• Evelyn DeJesus, LCSW

Loving Kindness

We live in a world where BUSY is the thing to be. It's as if our self worth is tied to what we are doing and how often we do it. Take a look at social media. Everyday posts consist of letting the cyber world into our private lives. Whether we are having a challenging day at work, going on a vacation, eating dinner, learning or being spiritual, the fact that we are always doing something makes me wonder,

"When do we do nothing?"

"How can we take care of ourselves without making it about doing something?"

It's important to learn to take time and do nothing. Be loving to yourself by sitting down, closing your eyes and focus on your breath. Be loving to yourself by listening to your body, mind, heart and soul. Go for a walk by yourself. Treat yourself to your favorite meal. If you enjoy painting or writing, allow for your stream of consciousness to take over and simply, paint or write.

Loving kindness can be a form of "self-therapy" if you will, because you are attempting, even if it's for a short moment, to ease the pain and confusion that everyday living can bring to you. We all go through it. Work can become hectic and overwhelming. Our relationships can at times be taxing on the self and soul. This does not mean that the relationship has to end. It may mean that we have to look deeply within ourselves and ask, "How can I be loving to myself while in this relationship?"

Our minds have the capacity of sweetening and changing old stagnant and negative patterns. We are capable of being compassionate, loving and soothing toward ourselves, if we change the old messages that we and society have somehow managed to drive into our thoughts.

Begin with you. Learn to identify your gifts. Think of the times when you were able to be loving toward others. What did that look like? Sound like? Feel like? Once you bring awareness of what it looked like, practice telling yourself that you are capable of being caring, nurturing and loving toward yourself.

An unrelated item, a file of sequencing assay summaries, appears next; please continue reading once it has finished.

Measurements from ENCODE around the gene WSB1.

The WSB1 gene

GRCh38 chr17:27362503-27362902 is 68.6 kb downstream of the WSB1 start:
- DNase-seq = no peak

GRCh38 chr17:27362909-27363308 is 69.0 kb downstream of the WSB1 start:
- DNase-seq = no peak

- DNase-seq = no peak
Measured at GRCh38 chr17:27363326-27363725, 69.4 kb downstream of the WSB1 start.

If you find it difficult to be self-compassionate, it could be that you are stuck in the following thoughts:

1. Being loving and kind towards myself is egotistical.

2. If I don't self criticize, I won't be motivated to do well.

3. I'm a wimp if I can't deal with the tough times in my life.

Attempt to look at your thoughts and patterns of thinking. Were these messages, generational? Or given society and its "norms", are your thoughts and patterns a product of what you think the world expects of you? Whatever the case, know that you have the power to change you.

There are times where you may have to reach out to someone to help free yourself from your negative thoughts. It is O.K. to find a qualified professional who can work with you and help you learn how to help yourself.

I had the most fortunate opportunity to work with a mentor who really helped me learn what loving kindness was all about. I also was able to learn it through my spiritual practice and 'til this day, when I become overwhelmed, or life gets to be too much, I can genuinely honor and love myself as I sit in the present moment, slow myself down and breathe.

"Loving kindness and compassion are the basis for wise and powerful, sometimes gentle and sometimes fierce actions that can really make a difference--in our own lives and those of others."

~Sharon Salzberg

#lovingkindness #selfworth #selfcare

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